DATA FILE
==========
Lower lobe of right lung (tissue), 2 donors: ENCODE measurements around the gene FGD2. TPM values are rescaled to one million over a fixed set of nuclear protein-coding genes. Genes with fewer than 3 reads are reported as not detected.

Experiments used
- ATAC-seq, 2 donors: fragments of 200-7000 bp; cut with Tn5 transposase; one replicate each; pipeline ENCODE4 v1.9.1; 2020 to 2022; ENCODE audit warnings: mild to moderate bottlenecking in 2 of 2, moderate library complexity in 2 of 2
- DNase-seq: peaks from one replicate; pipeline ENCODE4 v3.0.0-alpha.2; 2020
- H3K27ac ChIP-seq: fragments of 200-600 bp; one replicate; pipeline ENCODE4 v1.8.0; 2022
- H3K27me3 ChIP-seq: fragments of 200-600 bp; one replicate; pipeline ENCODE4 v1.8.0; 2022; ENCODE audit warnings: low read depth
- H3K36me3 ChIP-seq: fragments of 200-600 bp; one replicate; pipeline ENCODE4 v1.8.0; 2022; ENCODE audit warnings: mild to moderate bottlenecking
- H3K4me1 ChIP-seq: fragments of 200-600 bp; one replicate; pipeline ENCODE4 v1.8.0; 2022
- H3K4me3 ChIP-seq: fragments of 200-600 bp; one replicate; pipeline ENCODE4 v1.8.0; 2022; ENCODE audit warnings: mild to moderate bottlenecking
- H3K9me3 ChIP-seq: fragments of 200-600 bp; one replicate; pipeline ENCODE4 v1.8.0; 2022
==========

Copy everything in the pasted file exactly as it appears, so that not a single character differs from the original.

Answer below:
Lower lobe of right lung (tissue), 2 donors: ENCODE measurements around the gene FGD2. TPM values are rescaled to one million over a fixed set of nuclear protein-coding genes. Genes with fewer than 3 reads are reported as not detected.

Experiments used
- ATAC-seq, 2 donors: fragments of 200-7000 bp; cut with Tn5 transposase; one replicate each; pipeline ENCODE4 v1.9.1; 2020 to 2022; ENCODE audit warnings: mild to moderate bottlenecking in 2 of 2, moderate library complexity in 2 of 2
- DNase-seq: peaks from one replicate; pipeline ENCODE4 v3.0.0-alpha.2; 2020
- H3K27ac ChIP-seq: fragments of 200-600 bp; one replicate; pipeline ENCODE4 v1.8.0; 2022
- H3K27me3 ChIP-seq: fragments of 200-600 bp; one replicate; pipeline ENCODE4 v1.8.0; 2022; ENCODE audit warnings: low read depth
- H3K36me3 ChIP-seq: fragments of 200-600 bp; one replicate; pipeline ENCODE4 v1.8.0; 2022; ENCODE audit warnings: mild to moderate bottlenecking
- H3K4me1 ChIP-seq: fragments of 200-600 bp; one replicate; pipeline ENCODE4 v1.8.0; 2022
- H3K4me3 ChIP-seq: fragments of 200-600 bp; one replicate; pipeline ENCODE4 v1.8.0; 2022; ENCODE audit warnings: mild to moderate bottlenecking
- H3K9me3 ChIP-seq: fragments of 200-600 bp; one replicate; pipeline ENCODE4 v1.8.0; 2022